Pharmacovigilance – Over the years, many pharmaceutical companies, including American, Japanese and Swiss multinationals, have based their main European pharmacovigilance operations, including the Qualified Person for Pharmacovigilance (“QPPV”) in the UK, with the MHRA acting as supervisory authority. Good Vigilance Practices (“GVP”) guidance allows a QPPV to reside and work in the EEA and permits the master file to be located in an EEA Member State. A “Norway approach”, therefore, does not necessarily entail many changes. Any other approach, however, will presumably require pharmaceutical company executives to look at their pharmacovigilance operations and decide on what and where to relocate, taking into account the availability of talent and the choice of a new EU supervisory authority.

Medical devices – Will UK manufacturers, like other non-EU manufacturers, have to appoint an EU-based authorised representative to be able to market their devices in the EU? And where UK-notified bodies are currently used to perform the conformity assessment, which enables the CE mark to be affixed, would EU-based notified bodies have to be appointed instead? Presumably not if UK becomes a member of the EEA. However, it is not clear what would happen in the event that the UK decides not to join the EEA and this issue would depend on its negotiations about access to the single market.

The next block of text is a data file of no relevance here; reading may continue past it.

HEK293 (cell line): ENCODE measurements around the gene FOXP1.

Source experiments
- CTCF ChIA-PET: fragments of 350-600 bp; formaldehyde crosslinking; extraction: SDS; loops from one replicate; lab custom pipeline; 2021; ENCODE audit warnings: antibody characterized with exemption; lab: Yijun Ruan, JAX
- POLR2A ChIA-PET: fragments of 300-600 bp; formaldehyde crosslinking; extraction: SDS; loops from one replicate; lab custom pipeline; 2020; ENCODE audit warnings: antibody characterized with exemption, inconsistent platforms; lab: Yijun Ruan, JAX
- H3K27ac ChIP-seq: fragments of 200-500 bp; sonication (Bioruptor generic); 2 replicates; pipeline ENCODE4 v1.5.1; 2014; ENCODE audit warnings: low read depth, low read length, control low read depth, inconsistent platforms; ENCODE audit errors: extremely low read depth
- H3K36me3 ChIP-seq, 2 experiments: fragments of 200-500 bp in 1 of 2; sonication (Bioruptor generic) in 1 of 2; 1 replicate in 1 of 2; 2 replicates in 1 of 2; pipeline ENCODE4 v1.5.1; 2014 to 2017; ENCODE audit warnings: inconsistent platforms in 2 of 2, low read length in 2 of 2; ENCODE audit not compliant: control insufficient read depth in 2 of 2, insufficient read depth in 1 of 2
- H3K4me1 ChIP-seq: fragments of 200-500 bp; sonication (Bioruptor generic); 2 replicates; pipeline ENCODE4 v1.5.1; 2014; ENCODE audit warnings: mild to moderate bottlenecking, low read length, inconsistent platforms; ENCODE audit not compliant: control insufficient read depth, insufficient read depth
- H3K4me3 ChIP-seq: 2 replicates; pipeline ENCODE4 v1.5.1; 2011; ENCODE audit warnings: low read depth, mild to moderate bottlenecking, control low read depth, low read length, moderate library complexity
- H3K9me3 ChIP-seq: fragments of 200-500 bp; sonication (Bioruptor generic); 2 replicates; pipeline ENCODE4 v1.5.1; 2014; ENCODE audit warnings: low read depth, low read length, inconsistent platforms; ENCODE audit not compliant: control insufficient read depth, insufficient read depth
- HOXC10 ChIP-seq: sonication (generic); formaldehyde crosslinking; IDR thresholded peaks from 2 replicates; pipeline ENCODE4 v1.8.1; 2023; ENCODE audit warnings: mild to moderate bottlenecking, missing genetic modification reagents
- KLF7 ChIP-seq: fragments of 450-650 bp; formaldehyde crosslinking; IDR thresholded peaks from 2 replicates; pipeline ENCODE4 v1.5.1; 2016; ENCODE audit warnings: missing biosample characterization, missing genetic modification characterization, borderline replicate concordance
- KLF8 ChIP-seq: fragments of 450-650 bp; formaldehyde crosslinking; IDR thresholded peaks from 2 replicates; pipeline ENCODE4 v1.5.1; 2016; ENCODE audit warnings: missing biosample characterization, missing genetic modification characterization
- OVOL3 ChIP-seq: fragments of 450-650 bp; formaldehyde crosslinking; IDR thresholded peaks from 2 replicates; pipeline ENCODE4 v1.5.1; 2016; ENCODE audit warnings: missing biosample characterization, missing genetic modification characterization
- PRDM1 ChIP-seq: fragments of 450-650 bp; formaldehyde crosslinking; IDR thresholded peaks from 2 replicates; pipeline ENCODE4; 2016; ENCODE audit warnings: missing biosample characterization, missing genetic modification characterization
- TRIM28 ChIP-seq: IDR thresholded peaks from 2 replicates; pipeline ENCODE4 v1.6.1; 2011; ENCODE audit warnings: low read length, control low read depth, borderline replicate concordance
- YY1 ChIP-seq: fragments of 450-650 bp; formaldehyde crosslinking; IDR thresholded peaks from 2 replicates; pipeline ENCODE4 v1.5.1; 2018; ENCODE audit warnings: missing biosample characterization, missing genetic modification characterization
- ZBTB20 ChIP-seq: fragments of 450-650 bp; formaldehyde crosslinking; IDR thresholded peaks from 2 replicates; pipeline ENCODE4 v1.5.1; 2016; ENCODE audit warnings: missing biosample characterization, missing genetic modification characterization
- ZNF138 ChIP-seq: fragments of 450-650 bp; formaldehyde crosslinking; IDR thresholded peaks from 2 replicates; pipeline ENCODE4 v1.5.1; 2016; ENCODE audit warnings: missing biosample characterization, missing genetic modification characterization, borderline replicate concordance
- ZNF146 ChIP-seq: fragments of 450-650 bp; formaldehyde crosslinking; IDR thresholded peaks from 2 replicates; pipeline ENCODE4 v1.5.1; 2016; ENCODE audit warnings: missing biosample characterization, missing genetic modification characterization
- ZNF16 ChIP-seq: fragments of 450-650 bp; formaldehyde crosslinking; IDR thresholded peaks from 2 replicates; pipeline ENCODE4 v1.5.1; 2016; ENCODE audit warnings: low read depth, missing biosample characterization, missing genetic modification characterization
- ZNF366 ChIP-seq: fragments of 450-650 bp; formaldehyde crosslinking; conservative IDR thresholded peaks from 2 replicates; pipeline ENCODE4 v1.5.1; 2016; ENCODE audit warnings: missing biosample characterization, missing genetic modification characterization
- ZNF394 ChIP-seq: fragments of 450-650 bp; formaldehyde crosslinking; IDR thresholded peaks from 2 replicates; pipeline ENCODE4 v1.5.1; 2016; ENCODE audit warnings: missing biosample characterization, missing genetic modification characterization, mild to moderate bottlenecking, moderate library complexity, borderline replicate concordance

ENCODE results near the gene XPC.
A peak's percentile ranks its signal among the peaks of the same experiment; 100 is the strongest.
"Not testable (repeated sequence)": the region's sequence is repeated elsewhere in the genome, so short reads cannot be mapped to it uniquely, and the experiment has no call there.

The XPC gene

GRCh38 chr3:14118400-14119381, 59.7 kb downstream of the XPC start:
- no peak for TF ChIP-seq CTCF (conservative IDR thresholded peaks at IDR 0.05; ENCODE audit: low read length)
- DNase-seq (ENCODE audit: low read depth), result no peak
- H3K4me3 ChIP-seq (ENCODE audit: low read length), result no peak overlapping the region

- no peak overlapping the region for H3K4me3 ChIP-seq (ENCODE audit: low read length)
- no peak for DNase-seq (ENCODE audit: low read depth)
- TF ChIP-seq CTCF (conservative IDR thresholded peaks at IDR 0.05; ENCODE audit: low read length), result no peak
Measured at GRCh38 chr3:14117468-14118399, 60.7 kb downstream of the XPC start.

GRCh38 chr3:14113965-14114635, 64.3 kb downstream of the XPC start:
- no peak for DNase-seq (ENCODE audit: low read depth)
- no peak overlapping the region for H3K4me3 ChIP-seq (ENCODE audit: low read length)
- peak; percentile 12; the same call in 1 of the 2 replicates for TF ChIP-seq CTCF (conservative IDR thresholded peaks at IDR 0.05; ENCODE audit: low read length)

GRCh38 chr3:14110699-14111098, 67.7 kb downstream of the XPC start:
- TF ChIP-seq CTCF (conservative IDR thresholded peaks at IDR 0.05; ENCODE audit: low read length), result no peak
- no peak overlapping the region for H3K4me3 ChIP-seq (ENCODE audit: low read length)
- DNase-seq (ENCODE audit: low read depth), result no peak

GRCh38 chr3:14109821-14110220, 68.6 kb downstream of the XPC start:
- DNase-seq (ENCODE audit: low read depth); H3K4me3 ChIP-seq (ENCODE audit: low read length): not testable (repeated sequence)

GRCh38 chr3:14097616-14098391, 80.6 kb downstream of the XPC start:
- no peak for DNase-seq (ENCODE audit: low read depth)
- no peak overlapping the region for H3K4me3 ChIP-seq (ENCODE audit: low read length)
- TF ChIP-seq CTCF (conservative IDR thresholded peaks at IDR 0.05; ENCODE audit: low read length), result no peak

European Unitary Patent (“UP”) and Unified Patent Court (“UPC”) – Brexit will have little immediate impact on the process for obtaining patents that cover the UK and European Patents designating the UK can still be obtained using the current framework of the European Patent Office. However, the proposed implementation of the Unitary Patent and pan-European Unified Patents Court, is now likely to be delayed past its former schedule of 2017 as the UK’s mandatory ratification of the UPC agreement passes to another Member State (the UK is one of three countries that must ratify the UPC agreement for it to enter into force).  It is theoretically possible (but presumably politically very unlikely) that the UK could ratify the UPC Agreement during its two-year departure process but it could be the case that the long-awaited, EU-wide patent system would not be entirely derailed. The UPC agreement currently states that the Life Sciences section of the UPC Central Division is to be located in London and an amendment to the text would be required to move this branch elsewhere. Rumours have begun to circulate suggesting that the Life Sciences UPC Division may move to Italy or the Netherlands. Life sciences companies will also be impacted by changes in other areas of protection governed by EU law, in particular for SPCs, regulatory data exclusivity, paediatric and orphan drug extension and trademarks. However, the implementation of domestic UK laws to provide for these types of rights is, at this stage, unclear and will likely form part of the exit negotiation.

Industry bodies such as the ABPI, ABHI and BIA are already considering next steps to meet the challenges presented by the referendum outcome and our team is monitoring developments closely in the healthcare sector. Not only is it a key sector for the UK economy and an important job provider, but ensuring high-quality healthcare and access to treatments is also a key issue for any government and any society.